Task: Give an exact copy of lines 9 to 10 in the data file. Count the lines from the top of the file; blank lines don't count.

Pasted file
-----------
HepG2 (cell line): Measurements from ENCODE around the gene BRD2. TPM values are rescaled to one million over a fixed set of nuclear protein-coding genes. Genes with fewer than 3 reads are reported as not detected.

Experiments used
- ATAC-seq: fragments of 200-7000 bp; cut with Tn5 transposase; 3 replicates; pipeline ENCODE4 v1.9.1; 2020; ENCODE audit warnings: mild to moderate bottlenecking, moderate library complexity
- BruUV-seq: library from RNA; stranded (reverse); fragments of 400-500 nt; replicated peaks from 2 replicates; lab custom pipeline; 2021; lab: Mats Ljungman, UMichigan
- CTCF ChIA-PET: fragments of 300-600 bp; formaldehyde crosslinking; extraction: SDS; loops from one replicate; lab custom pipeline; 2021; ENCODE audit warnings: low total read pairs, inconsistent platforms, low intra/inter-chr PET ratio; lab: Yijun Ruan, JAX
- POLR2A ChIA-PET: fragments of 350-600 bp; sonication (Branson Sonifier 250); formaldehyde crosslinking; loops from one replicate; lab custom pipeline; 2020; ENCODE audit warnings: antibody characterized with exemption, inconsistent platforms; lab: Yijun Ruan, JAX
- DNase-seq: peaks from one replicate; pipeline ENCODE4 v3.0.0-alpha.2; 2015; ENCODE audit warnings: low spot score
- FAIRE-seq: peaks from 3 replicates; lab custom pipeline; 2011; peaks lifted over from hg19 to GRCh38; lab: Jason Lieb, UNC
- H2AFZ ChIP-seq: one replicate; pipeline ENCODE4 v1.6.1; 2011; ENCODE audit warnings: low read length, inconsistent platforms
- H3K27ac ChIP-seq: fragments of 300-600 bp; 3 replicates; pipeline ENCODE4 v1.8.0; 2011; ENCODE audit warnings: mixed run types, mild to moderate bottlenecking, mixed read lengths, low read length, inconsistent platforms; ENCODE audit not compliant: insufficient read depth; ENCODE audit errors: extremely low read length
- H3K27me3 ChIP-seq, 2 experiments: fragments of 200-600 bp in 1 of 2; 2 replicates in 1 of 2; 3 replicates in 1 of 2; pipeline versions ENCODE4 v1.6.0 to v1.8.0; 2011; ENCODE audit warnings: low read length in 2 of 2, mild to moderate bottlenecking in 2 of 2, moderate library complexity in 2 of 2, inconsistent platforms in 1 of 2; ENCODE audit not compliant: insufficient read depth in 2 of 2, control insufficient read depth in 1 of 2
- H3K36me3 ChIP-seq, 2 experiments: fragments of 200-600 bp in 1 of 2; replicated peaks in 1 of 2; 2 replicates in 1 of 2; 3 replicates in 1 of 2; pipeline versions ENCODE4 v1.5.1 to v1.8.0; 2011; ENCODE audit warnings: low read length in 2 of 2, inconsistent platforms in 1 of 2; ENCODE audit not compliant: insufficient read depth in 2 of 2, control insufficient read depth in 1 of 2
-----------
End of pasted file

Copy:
- H2AFZ ChIP-seq: one replicate; pipeline ENCODE4 v1.6.1; 2011; ENCODE audit warnings: low read length, inconsistent platforms
- H3K27ac ChIP-seq: fragments of 300-600 bp; 3 replicates; pipeline ENCODE4 v1.8.0; 2011; ENCODE audit warnings: mixed run types, mild to moderate bottlenecking, mixed read lengths, low read length, inconsistent platforms; ENCODE audit not compliant: insufficient read depth; ENCODE audit errors: extremely low read length